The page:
All you need to know about product liability in Latvian pharma. Prepared in association with TGS Baltic, a leading law firm in Latvia, this is an extract from The Pharma Legal Handbook: Baltics, available to purchase here for GBP 99.
1. What types of liability are recognized in your jurisdiction?
Liability regarding damage to persons or property following from supply of defective or faulty products can be claimed on the basis of a tort (non-contractual) or contract (contractual).
Tort law-based claims can be brought on the basis of the Law on Liability for Defects in Product or Service (strict liability), or on the basis of the Civil Law providing (fault-based liability). The scope of liability that can be claimed on the basis of Product Liability Law is limited to damages to the life or health of an individual (e.g., disease or injury) and damages to property.
Contractual liability can be claimed on basis of the Civil Law and Consumer Rights Protection Law.
Administrative liability can be imposed by competent institutions in the form of fines, orders to take particular actions, prohibition to engage in particular actions for breach of certain statutory requirements under the Pharmaceutical Law, Product Liability Law, the Products and Services Safety Law, the Consumer Rights Protection Law, and other applicable laws.
Criminal liability may arise only for serious offences, e.g., manufacturing medicinal products/medical devices in the form of a business or in large amounts without holding a licence; or the sale of medicines which were manufactured without an authorisation for the purpose of handling them and these medicines could have caused a threat to human health or life or have resulted in a person’s death or a serious injury. Criminal liability may arise on the basis of the Criminal Law.
2. How do these types of liabilities apply to the manufacturers of medicines and devices?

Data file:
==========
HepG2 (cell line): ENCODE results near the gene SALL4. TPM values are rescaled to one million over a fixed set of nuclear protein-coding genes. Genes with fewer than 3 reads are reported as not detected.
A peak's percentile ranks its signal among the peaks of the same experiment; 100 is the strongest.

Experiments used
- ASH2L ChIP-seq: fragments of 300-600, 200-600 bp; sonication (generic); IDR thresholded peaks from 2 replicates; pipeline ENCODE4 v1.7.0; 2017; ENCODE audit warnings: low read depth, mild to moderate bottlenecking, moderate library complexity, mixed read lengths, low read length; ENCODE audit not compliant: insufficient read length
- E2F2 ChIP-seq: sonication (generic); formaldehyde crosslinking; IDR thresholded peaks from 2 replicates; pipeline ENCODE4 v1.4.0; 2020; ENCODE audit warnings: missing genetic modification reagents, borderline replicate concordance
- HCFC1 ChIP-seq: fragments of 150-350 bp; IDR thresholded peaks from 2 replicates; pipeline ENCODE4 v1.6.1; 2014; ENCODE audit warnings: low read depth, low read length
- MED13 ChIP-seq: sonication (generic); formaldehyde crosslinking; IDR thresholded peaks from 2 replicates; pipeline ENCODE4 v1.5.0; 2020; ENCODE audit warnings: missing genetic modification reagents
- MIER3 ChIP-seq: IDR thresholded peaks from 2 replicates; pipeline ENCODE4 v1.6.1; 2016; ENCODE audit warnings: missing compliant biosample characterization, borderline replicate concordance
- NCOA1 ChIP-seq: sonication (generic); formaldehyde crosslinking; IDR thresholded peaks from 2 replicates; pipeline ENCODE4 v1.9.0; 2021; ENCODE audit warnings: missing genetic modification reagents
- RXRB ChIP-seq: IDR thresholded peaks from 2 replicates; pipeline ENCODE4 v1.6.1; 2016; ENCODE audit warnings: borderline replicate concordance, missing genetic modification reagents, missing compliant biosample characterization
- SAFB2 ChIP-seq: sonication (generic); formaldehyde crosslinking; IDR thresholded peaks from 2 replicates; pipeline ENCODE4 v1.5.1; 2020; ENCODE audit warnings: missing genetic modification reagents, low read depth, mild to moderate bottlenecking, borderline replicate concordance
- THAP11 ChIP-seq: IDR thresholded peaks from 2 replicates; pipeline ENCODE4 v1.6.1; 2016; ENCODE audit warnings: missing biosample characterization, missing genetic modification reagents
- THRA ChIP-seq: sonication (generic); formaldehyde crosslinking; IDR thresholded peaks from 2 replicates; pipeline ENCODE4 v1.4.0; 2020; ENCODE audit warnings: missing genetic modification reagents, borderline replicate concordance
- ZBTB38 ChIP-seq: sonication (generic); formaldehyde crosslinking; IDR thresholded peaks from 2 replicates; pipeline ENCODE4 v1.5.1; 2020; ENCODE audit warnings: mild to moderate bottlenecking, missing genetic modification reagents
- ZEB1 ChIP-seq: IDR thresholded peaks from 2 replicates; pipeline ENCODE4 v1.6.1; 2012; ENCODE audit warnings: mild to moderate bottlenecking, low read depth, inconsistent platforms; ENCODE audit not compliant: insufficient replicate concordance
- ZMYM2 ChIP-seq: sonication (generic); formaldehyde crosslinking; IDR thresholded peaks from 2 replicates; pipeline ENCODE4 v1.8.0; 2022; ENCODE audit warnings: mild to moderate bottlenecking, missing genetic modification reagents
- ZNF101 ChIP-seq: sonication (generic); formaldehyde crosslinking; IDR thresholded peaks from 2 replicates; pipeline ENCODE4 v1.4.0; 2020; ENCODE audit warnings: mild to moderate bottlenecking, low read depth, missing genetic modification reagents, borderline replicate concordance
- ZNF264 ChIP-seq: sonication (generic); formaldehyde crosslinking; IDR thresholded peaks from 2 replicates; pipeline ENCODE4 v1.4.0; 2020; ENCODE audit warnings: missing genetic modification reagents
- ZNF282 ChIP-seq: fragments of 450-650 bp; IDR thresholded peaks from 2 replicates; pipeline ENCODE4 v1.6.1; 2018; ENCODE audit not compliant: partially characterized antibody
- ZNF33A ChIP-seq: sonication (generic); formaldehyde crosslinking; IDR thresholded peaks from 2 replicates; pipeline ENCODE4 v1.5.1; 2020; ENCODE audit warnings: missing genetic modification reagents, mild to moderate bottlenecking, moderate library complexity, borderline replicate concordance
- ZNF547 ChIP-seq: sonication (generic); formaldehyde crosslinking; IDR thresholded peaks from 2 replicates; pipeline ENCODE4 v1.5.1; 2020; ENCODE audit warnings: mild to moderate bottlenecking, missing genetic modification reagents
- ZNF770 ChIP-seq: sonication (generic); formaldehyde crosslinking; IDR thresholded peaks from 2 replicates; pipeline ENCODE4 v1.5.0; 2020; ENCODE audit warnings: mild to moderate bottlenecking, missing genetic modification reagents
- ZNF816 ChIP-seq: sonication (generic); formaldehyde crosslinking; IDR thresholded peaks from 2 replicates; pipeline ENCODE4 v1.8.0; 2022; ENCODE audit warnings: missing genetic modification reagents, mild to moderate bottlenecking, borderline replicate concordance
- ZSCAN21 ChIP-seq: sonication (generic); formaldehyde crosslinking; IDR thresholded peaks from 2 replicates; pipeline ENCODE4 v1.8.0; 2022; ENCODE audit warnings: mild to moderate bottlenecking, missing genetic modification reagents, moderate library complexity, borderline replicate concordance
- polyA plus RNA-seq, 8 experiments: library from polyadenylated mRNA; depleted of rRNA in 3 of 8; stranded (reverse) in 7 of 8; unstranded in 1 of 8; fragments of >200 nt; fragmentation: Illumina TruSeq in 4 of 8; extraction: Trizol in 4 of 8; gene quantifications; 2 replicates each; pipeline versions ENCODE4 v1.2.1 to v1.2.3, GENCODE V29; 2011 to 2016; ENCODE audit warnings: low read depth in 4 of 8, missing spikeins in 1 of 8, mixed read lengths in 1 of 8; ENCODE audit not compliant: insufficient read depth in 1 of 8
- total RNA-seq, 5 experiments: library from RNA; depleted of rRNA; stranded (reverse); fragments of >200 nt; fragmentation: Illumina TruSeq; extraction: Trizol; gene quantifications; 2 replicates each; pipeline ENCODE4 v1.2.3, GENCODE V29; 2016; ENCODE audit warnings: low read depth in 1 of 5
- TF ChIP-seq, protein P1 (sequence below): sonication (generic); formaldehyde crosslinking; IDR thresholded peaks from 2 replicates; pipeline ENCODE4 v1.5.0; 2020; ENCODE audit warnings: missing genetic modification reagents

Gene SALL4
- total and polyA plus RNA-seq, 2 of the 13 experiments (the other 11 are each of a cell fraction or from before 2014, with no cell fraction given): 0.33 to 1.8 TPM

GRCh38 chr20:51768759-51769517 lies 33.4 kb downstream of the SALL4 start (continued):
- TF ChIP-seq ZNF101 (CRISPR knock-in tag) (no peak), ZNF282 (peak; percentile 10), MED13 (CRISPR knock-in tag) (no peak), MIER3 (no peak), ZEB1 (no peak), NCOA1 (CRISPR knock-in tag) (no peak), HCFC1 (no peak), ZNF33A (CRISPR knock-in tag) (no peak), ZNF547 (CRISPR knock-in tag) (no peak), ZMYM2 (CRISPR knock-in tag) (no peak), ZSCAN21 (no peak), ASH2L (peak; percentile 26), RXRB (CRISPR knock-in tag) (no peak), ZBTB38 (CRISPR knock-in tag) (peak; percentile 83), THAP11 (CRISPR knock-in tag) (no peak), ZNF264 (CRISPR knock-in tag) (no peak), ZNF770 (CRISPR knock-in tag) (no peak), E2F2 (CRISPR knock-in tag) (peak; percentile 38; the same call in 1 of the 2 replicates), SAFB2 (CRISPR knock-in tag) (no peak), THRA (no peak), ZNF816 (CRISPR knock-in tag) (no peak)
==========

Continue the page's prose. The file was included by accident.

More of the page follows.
In case of civil liability, a responsible person may be obliged to compensate both direct and indirect damages. In case of contractual liability, there is also a general right to require specific performance from both parties.
Criminal liability may arise only for serious offences, as already indicated under Question 1.
Administrative liability may be imposed for administrative offences, e.g., a violation of regulations and other legal acts governing medical device safety, quality, performance, operation, and marketing; or a violation of medicinal products marketing regulations.
3. Does potential liability extend to the manufacturer only or could claims extend to corporate executives, employees, and representatives?
According to the Product Liability Law, the liability for the fault/defect largely rests with the manufacturer or the importer. If it is not possible to identify the manufacturer or importer of the product, the Product Liability Law permits the claim to be brought against the distributor of the product or against any other person, who has sold or otherwise distributed the product. Other claims can be brought on the basis of tort (see above in Question 1).
4. How can a liability claim be brought?
All those involved in selling and/or distributing medicinal products can be liable in civil actions for harm derived from a defective medicinal product.
5. What defences are available?
It is necessary to prove the defect, damage (loss) and the causation between the defect and damage (loss). In all other claims, whether tort or contract law based, the claimant will have to prove the fault as well.
The manufacturer may release itself from the liability, if it proves that one or several of the following circumstances took place:
- the manufacturer has not released the product for circulation;
- at the time, when the product was released for circulation, it did not have the defect, which caused loss, respectively, such defect occurred later;
- the product was not intended for offering, sale or for other commercial distribution;
- at the time when the product was released for circulation the level of the scientific and technological development had not reached the level to allow to discover the deficiency or defect;
- the defect was caused due to compliance of the manufacturer with the requirements set forth by the state or self-government.
A provider of services may not be liable, if he or she proves that:
- taking into account the relevant circumstances, there is a reason to believe that the defect, which caused the loss appeared after provision of the service;
- the level of scientific and technological development at the time, when the services were provided, was not so high as to enable the deficiency to be discovered;
- the deficient services resulted from the fact that the manufacturer complied with the requirements set by the State or a local government.
The liability of the manufacturer can also be limited or excluded if the manufacturer proves circumstances indicating to malicious intent or negligence of the plaintiff.